Miss Minnie Andre, Albert Aubery, Bert P. Bennett, Walter Bowles, Miss May Bradshaw, Miss Lena Brammer, William L. Bright, Miss Myrtle Brite, Burt Brown, Terrell Brown, Fred B. Bryan, Roy Bryan, Thomas Cain, Bruce Casterline, Wm C. Cawthon, Wm. W. Christian, George S. Colcord, foreman, Gentry F. Collins, Thomas Cox, Garnet Crigler, Nelson Crow, William Curtis, Adelbert G. Dickson, Louis T. Eddy, Miss, Esther Egelston, Richard J. Fielder, Marevin Fleming, Miss Beulah M. Foley, Edward Foley, Robert L. Glynn, Miss Minerva Gott, Miss Bertha Hall, Robert Hanes, Thomas Hart, Nealy G. Haskins, Henry Hudelson, Frank Huffman, Muriel Huffman, Miss Leora Imhoff, Miss Mary U. James, Miss Lizie Kilian, Miss Hattie Kochs, Miss Margaret Lane, Edgar Lanum, Floyd L. Lavoo, Miss Effie Leake, Miss Georgia Leake, Miss Jennie Leake, Miss Hattie Leonard, Walter A. Leonard, Miss Gertie Lewis, Miss Maud Lewis, John Logan (wife Alice H.) manager, Victor Lugena, Robert A. McIntire, Miss Mary McKenna, Miss Emma L. Mackey, Miss Nellie Malia, Miss Hallie Martin, James (col) Martin, Roy Mefford, Moses Meyers (col), Orian Miller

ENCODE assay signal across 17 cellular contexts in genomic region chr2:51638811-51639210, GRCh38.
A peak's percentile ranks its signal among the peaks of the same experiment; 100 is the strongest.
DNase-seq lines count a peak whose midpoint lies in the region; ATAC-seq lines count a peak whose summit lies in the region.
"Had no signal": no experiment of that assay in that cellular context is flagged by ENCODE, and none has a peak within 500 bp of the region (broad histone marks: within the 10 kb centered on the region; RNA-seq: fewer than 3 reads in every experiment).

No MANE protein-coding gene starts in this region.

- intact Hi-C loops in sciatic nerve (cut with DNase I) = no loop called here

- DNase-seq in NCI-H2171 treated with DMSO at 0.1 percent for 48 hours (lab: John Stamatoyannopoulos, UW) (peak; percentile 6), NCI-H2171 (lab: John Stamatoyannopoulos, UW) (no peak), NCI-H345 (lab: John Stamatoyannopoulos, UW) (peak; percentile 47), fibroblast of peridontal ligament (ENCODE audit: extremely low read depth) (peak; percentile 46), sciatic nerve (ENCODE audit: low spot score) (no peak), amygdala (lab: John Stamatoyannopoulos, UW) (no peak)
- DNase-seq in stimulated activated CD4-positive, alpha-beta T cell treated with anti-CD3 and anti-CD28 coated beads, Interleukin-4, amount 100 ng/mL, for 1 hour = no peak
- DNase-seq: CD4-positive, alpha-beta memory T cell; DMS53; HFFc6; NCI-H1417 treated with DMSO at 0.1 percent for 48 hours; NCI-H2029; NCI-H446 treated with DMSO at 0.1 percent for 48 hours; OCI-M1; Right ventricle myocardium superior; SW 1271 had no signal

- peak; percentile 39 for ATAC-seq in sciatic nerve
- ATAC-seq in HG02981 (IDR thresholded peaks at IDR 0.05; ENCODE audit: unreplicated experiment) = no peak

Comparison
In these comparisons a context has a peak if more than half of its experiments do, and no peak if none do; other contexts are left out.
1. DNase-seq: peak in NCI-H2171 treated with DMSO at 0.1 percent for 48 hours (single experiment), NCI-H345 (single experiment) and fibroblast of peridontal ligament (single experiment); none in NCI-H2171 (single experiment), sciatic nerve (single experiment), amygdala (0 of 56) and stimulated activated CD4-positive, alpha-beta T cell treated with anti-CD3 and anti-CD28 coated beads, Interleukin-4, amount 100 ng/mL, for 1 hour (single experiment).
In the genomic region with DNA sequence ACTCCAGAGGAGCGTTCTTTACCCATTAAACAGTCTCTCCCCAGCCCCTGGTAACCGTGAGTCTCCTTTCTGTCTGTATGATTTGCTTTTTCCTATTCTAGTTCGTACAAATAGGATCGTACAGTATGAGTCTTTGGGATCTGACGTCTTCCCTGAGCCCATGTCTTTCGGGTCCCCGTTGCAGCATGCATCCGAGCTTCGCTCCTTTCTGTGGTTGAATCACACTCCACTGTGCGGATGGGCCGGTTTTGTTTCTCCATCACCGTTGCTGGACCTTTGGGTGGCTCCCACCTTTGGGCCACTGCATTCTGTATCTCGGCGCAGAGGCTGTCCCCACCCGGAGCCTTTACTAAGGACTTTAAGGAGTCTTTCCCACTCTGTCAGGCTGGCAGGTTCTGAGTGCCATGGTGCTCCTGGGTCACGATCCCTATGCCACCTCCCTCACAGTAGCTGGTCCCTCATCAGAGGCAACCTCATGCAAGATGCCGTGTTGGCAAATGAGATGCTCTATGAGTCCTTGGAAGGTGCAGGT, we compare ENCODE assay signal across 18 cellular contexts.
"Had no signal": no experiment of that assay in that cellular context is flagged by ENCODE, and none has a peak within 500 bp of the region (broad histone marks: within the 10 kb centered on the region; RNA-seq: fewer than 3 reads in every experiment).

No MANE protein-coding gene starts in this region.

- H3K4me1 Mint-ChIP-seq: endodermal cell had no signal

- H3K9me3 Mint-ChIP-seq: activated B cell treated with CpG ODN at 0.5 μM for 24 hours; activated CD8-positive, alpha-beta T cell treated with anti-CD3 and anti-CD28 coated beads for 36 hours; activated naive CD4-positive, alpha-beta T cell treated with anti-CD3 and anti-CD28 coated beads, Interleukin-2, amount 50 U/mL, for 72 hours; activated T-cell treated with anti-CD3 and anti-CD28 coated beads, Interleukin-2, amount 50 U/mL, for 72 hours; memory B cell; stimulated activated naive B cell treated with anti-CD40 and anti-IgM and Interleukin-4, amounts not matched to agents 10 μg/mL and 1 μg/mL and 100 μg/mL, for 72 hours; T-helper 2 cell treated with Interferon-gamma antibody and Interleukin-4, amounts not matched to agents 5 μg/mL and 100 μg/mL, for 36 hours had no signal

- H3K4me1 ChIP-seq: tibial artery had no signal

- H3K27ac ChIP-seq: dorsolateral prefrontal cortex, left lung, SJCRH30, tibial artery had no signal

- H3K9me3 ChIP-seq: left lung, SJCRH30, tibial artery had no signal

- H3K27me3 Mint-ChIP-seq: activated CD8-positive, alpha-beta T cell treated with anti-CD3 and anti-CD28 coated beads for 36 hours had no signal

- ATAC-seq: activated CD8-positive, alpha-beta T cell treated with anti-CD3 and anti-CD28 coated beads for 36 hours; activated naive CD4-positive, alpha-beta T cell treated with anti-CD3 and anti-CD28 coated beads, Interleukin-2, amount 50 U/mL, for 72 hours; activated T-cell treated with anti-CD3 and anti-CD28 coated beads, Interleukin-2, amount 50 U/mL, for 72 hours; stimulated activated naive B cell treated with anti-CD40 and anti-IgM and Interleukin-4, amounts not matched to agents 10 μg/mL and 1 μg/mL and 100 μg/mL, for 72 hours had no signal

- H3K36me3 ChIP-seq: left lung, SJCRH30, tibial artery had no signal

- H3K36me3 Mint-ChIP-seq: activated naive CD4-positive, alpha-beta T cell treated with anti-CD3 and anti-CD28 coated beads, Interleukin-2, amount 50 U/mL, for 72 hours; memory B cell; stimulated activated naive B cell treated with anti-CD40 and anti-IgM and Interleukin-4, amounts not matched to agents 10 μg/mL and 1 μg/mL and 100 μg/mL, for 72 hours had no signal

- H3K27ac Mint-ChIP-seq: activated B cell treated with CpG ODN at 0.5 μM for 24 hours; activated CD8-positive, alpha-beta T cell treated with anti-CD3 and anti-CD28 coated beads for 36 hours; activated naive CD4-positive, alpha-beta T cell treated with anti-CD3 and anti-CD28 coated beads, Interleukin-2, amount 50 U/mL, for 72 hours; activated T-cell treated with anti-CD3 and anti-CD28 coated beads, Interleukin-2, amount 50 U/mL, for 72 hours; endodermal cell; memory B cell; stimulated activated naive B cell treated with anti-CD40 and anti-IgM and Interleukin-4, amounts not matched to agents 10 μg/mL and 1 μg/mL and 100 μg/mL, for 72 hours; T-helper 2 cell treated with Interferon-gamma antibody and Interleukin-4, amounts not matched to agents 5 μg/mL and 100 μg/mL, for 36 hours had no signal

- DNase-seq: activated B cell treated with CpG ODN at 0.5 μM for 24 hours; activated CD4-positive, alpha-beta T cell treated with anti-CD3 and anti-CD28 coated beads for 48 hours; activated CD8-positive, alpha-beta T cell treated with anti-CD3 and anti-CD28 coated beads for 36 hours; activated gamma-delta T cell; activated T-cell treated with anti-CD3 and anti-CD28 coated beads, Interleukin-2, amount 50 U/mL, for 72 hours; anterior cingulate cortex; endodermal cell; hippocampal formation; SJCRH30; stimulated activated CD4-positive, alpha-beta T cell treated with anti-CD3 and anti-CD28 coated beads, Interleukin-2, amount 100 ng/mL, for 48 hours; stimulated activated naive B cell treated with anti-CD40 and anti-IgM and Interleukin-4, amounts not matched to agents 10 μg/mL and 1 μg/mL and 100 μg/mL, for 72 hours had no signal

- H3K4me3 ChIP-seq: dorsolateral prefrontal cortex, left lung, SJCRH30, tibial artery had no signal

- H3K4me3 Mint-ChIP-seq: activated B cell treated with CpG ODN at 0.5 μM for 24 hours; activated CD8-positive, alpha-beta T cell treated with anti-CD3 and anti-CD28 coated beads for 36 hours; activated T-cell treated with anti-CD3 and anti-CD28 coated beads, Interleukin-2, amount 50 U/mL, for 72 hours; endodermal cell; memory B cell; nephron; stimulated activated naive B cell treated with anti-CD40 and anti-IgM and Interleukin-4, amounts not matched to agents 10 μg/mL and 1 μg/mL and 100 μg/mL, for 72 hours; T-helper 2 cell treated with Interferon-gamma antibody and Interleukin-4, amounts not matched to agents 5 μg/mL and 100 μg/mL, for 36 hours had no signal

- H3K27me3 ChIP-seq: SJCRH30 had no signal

Miss Verna E. Miller, Herman H. Montgomery, Miss Mary Montgomery, Miss Nellie Murphy, Robbin Norman, Miss Birdie Norris, Henry O’Reilly, Ben Parker, Miss Theresa Parker, Arthur Pennington, Charles A. Peterson, John Phillips, Miss Bertha Rather, Wm. Redden, John Roesler Jr., Shade Rost, James J. Roland, Charles I. Scott, Earl Selby, Miss Georgia Shepard, Miss Lizzie Simms, Louis Simpkins, Miss Belle Smith, Miss Lizzie Stephenson, Mark Theobald, Miss Fluella Tompkins, Wm. Tompkins, Miss Otella Troesken, Edward R. Troppmann, Clarence A. Troutman, Herbert R. Varney, James Waltz, Ernest W. Webb, Miss Eliza White, Arthur Wilhelm, Leonard Wilhelm, Preston P. Winn, and Elmer Wooten.